Friday, October 16, 2009


Topper is an adverb in Latin. It doesn't look like a Latin word, which is probably why my nasty ex-boyfriend insisted upon looking it up when I mentioned it to him, rather than just admitting that I knew a Latin word he didn't.

It didn't look very much like Latin to the Romans, either. It's used in bits and pieces of really old (i.e., older than usual) Latin poetry that happen to survive only because an ancient lexicographer named Verrius Flaccus quoted them. Verrius Flaccus is an important guy, and there's even a street named after him in Palestrina:

Fig. 1: This way to fun-filled Latin lexicography!

Flaccus cited many different meanings for topper. Later writers abridged him, until eventually Paulus Diaconus in the 8th century CE winnowed the definition to a single word: "fast."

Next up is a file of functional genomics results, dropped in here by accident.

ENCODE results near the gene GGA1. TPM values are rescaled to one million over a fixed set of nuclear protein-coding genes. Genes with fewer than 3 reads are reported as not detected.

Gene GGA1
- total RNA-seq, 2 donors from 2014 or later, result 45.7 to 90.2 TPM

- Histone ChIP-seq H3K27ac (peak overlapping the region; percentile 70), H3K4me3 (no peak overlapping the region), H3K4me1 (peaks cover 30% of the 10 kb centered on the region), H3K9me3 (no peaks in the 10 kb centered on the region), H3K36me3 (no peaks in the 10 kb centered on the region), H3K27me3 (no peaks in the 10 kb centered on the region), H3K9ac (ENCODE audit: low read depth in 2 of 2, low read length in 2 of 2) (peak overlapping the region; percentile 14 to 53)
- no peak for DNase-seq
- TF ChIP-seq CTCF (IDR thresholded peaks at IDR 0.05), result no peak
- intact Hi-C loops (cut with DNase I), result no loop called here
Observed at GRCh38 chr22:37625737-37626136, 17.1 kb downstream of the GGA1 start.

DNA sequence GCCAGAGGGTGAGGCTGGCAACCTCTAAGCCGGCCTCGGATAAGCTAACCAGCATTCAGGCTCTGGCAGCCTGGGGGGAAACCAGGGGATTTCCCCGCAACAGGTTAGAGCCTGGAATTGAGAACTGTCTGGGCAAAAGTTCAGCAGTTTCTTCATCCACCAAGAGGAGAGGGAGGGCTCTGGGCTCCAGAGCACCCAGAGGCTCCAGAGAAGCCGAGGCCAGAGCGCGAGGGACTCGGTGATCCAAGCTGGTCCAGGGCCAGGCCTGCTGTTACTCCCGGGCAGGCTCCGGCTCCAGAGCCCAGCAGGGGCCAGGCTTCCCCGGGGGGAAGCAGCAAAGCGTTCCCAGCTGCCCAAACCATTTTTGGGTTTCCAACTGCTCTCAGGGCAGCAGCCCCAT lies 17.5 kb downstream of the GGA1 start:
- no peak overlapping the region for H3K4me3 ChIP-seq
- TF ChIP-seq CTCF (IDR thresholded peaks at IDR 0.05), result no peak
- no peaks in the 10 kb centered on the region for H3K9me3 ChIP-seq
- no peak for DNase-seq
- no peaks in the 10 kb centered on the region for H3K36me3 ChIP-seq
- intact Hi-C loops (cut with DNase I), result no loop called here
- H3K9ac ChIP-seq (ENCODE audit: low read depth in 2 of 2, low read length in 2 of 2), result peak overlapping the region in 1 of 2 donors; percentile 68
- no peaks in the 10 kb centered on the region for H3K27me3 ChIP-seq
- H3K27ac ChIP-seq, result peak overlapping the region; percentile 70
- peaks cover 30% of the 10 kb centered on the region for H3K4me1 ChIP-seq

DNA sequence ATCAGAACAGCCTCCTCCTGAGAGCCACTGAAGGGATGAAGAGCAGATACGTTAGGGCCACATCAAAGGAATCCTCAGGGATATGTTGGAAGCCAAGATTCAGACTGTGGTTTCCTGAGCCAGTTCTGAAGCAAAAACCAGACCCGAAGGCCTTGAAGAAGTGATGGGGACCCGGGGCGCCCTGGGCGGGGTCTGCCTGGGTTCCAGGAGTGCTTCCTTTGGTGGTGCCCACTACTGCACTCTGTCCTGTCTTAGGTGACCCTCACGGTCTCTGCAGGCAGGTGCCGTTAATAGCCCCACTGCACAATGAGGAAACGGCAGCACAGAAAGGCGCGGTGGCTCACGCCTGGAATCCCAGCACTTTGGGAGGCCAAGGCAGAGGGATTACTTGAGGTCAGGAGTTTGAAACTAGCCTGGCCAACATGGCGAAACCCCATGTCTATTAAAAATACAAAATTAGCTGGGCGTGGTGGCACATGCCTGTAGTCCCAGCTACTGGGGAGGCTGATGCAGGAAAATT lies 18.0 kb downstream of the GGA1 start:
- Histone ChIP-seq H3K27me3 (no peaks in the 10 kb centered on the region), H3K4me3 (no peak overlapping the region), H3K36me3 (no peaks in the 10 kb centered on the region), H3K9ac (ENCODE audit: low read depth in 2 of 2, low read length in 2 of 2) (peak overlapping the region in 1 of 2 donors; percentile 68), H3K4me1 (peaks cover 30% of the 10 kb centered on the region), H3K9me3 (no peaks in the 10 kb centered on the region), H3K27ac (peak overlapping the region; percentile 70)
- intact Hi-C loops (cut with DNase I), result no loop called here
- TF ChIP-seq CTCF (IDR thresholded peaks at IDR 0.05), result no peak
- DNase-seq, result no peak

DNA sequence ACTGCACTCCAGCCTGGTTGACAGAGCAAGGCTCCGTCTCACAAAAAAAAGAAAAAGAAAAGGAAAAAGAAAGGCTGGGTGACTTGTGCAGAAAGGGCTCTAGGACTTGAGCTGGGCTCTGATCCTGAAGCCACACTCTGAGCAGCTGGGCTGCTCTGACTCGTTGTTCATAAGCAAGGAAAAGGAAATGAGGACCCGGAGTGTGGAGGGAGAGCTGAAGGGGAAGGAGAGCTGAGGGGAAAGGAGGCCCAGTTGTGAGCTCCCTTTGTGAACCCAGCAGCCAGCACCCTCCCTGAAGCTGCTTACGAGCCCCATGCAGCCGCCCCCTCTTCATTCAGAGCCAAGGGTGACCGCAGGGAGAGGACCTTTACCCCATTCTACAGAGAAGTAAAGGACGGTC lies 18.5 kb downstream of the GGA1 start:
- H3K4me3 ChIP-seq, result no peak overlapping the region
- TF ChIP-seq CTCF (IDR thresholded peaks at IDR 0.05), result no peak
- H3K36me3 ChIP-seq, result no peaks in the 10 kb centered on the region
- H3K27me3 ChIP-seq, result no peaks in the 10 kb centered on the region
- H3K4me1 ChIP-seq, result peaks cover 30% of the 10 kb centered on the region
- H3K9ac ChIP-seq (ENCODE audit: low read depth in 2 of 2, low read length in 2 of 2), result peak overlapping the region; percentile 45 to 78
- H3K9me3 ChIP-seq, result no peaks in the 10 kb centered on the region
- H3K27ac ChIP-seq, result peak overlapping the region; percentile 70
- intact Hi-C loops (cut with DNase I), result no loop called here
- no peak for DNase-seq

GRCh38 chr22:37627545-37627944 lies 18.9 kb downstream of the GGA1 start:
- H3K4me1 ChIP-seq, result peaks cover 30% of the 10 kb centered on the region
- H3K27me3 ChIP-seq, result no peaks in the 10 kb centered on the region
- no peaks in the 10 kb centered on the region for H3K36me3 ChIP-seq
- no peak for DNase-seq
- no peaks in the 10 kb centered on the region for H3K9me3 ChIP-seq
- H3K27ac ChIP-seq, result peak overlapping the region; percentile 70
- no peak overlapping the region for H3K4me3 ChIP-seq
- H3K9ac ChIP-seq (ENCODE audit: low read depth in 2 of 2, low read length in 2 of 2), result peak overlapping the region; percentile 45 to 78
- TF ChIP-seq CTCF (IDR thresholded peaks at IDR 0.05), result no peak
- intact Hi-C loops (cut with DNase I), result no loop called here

I have a friend (not the ex-boyfriend, ugh) whose last name is "Topper." And here is a limerick I wrote for that friend, whom I will call "John":
There's an entry in Paulus' epitome
Where of all topper's meanings, that litany,
One sense, that of "fast,"
Completely surpassed
All the rest. But John just says, "What's it to me?"
Come on, reader: you know the rhymes in lines 1, 2 and 5 are brilliant.

No comments:

Post a Comment